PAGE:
Stretch first thing in the morning. Stretch out your plantar fascia when you wake up in the morning or after you have been sitting for a long time, says Dr. Kemp. You could even roll your foot over a frozen water bottle for five to 10 minutes. “The bottle provides a massage to loosen up tight tissue, and the ice helps to decrease pain and inflammation,” she explains.
Take over-the-counter medications as needed. Pain relievers such as ibuprofen (Advil, Motrin), naproxen (Aleve), and acetaminophen (Tylenol) can be helpful for bottom of foot pain. It’s important to make sure that you are safely able to take these medications, based on your medical history.
Do physical therapy. A physical therapist can create an exercise program to help you stretch and strengthen your calf muscles and plantar fascia. You can see a physical therapist in person or use a program like Hinge Health to access a PT via telehealth/video visit.
Wear silicone heel pads. These raise and cushion your heels. You can find them at your local drugstore or at big-box retailers like Amazon. They may help relieve pain, especially if used along with frequent stretching.
Use athletic taping. This has been shown to improve symptoms of plantar fasciitis because it provides more support to your foot arch. A PT can show you how to apply tape to support the bottom of your feet, says Dr. Kemp.
Night splints. If your pain persists even with all the above measures, you may want to consider a night splint, says Dr. Kemp. These stretch out your plantar fascia as you sleep. They can be very effective for some people, but since they can be hard to get used to, they’re not usually recommended right away.
Can You Prevent Plantar Fasciitis?
If you’ve had plantar fasciitis once, you don’t want to have it again. Here are some tips to help prevent bottom of foot pain flares from recurring:
Stay active. This helps keep your feet, as well as your hips and lower legs, strong. It also helps keep your body resilient to pain flares. Be sure to increase the frequency and intensity of your exercise gradually to help your body adjust and stave off pain.
Wear supportive shoes. Strappy sandals are fine for an hour or two, but in general, everyday shoes should be sturdy, well-cushioned, and have good arch support. You can also pop in an over-the-counter heel pad for extra support.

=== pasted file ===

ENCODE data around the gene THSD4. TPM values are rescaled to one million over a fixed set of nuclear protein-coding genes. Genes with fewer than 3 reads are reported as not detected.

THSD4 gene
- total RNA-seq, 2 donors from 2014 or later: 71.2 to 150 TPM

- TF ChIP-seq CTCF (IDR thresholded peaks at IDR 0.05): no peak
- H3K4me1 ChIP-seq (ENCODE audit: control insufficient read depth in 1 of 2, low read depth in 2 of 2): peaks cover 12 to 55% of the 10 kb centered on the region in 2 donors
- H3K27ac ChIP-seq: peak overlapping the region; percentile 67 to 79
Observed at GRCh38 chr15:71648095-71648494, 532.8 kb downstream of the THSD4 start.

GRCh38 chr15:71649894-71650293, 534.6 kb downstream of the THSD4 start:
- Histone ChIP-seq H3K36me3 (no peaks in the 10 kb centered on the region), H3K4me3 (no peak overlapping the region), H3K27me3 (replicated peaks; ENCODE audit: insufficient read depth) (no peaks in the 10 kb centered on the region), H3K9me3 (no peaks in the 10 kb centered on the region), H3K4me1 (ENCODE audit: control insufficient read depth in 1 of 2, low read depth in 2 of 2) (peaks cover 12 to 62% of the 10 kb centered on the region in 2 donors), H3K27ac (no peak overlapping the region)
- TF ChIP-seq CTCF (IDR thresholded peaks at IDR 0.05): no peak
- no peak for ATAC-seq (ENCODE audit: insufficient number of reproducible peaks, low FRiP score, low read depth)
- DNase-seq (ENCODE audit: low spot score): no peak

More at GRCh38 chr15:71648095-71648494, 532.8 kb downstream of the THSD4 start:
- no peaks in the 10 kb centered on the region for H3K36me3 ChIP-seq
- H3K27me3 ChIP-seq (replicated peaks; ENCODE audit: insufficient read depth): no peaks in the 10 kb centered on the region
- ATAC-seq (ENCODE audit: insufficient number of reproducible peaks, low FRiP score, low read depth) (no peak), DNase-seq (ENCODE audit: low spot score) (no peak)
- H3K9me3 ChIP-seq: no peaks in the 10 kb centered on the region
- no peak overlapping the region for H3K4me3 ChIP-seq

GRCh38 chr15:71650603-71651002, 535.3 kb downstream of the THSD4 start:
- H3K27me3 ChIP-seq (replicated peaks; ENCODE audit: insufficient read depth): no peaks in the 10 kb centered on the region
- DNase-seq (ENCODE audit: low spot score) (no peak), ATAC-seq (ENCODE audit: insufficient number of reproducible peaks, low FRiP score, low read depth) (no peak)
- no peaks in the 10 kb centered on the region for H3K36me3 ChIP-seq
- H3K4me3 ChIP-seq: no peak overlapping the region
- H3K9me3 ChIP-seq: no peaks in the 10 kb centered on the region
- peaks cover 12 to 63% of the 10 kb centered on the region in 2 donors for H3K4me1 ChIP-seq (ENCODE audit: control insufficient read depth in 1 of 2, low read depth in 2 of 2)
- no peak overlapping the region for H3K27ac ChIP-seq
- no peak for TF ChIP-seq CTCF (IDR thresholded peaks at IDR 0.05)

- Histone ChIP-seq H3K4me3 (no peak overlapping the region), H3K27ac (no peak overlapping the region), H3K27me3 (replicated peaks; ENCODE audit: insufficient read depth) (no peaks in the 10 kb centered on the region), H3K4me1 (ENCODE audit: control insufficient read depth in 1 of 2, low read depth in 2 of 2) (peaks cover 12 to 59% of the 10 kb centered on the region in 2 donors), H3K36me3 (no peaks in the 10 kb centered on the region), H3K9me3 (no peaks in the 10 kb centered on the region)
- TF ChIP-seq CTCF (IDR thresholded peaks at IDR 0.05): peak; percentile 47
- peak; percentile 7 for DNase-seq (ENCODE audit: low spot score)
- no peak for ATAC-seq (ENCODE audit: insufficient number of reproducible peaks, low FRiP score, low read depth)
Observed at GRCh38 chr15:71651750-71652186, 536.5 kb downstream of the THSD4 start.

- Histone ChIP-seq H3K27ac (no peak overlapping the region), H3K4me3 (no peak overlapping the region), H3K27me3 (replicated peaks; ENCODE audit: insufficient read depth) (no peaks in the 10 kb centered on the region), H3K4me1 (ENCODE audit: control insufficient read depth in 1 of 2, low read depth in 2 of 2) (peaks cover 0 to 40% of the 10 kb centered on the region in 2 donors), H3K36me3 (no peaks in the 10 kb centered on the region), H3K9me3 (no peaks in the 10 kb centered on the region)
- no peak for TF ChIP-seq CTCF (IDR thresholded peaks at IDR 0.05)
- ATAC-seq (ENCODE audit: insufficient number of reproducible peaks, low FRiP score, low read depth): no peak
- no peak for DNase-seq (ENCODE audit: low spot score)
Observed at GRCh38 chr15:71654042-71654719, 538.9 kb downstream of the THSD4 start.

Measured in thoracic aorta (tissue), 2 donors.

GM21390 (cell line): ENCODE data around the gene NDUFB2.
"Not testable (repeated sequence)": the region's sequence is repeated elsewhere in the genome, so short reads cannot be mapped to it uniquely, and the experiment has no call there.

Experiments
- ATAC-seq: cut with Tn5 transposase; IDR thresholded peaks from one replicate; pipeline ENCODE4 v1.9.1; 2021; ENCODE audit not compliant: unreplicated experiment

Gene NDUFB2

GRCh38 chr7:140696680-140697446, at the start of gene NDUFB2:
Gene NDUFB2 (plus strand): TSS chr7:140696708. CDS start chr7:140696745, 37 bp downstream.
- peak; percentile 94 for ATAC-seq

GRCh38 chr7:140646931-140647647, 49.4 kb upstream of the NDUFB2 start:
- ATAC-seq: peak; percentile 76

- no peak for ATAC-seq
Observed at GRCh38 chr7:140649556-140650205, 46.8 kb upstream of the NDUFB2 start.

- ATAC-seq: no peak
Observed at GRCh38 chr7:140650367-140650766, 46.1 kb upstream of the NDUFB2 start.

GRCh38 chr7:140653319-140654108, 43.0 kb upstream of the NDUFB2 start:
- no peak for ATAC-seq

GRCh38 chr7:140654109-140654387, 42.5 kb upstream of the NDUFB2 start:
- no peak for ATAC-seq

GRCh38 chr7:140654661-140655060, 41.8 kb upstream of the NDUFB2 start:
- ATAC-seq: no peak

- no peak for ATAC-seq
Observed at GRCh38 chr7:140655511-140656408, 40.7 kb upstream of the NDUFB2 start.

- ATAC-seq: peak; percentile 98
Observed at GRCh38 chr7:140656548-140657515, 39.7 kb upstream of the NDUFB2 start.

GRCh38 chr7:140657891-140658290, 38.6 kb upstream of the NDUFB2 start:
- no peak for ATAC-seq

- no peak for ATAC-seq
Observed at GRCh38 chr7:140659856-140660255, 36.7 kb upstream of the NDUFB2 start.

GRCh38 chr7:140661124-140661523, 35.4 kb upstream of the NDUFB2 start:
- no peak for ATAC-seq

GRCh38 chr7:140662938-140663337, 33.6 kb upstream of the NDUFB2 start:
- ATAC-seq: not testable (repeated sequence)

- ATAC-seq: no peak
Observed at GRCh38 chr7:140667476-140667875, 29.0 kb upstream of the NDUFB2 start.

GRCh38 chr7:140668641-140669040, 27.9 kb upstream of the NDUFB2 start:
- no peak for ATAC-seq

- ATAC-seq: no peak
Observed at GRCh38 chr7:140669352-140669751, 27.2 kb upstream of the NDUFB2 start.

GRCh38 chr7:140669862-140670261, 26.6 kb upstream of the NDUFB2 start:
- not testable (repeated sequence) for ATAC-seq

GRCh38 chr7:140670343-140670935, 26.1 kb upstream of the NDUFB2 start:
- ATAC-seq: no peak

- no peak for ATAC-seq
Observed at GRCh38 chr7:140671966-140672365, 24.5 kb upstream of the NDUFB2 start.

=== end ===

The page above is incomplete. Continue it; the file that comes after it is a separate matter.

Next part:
Change out your athletic shoes more frequently. The American Academy of Podiatric Sports Medicine recommends replacing shoes every 300-500 miles of running or walking, and every 45-60 hours of activities like basketball, aerobic dance, or tennis. (That’s roughly a new pair of shoes every year if you do these activities an hour a week.)
Consider orthotics. If you have flat feet or high arches, orthotics can help foot arch pain, which can reduce the risk of plantar fasciitis, says Dr. Kemp. A 2018 study published in the British Journal of Sports Medicine found that naval recruits who used an OTC foot orthotic were less likely to experience foot injuries, including plantar fasciitis.
Cross train. This just means incorporating a variety of activity types into your routine. So if you normally do activities that involve running or jumping every day of the week, try mixing in some biking, swimming, stretching, and strengthening exercises a few days in place of your normal activities. This gives you a chance to work a lot of different muscles and helps your body build up strength, tolerance, and resilience to activities that tend to cause you foot pain.
When to See a Doctor
Plantar fasciitis symptoms usually heal on their own with time, although doing the stretches and exercises below will help. If your pain persists or gets worse after a few weeks, you may want to see a podiatrist, orthopedist, or physical therapist. They can help determine whether your symptoms are due to plantar fasciitis or another issue like a stress fracture or a bone spur.
Exercises for Plantar Fasciitis
PT Tip: Focus on Building Up Your Tolerance
It’s important to remember that there’s no such thing as a “bad” activity, even if you have plantar fasciitis and certain activities cause some pain. “It's all about building up your tolerance to activity,” says Dr. Kemp. For example, if you're a runner or an avid walker and those activities hurt your foot, start with short walks or runs and do them more frequently throughout your day or week, Dr. Kemp suggests. Then, gradually increase the duration or intensity of your workouts. This allows the tissue to build up tolerance and be able to handle more stress placed on it.
How Hinge Health Can Help You
If you have joint or muscle pain that makes it hard to move, you can get the relief you’ve been looking for with Hinge Health’s online exercise therapy program.
The best part: You don’t have to leave your home because our program is digital. That means you can easily get the care you need through our app, when and where it works for you.
Through our program, you’ll have access to therapeutic exercises and stretches for your condition. Additionally, you’ll have a personal care team to guide, support, and tailor our program to you.
See if you qualify for Hinge Health and confirm free coverage through your employer or benefit plan here.
This article and its contents are provided for educational and informational purposes only and do not constitute medical advice or professional services specific to you or your medical condition.
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Trojian, T., & Tucker, A. K. (2019). Plantar Fasciitis. American Family Physician, 99(12), 744–750.
Buchbinder, R. (2022, November). Plantar Fasciitis. UptoDate. https://www.uptodate.com/contents/plantar-fasciitis
Perri, M. J., Beahrs, T., & Kadakia, A. R. (2022, August). Plantar Fasciitis and Bone Spurs. American Academy of Orthopedic Surgeons. https://orthoinfo.aaos.org/en/diseases--conditions/plantar-fasciitis-and-bone-spurs
Furman, A. (n.d.). How Do I Know When It Is Time To Replace My Athletic Shoes? American Academy of Podiatric Sports Medicine. http://www.aapsm.org/replace_shoes.html
Bonanno, D. R., Murley, G. S., Munteanu, S. E., Landorf, K. B., & Menz, H. B. (2017). Effectiveness of foot orthoses for the prevention of lower limb overuse injuries in naval recruits: a randomised controlled trial. British Journal of Sports Medicine, 52(5), 298–302. doi:10.1136/bjsports-2017-098273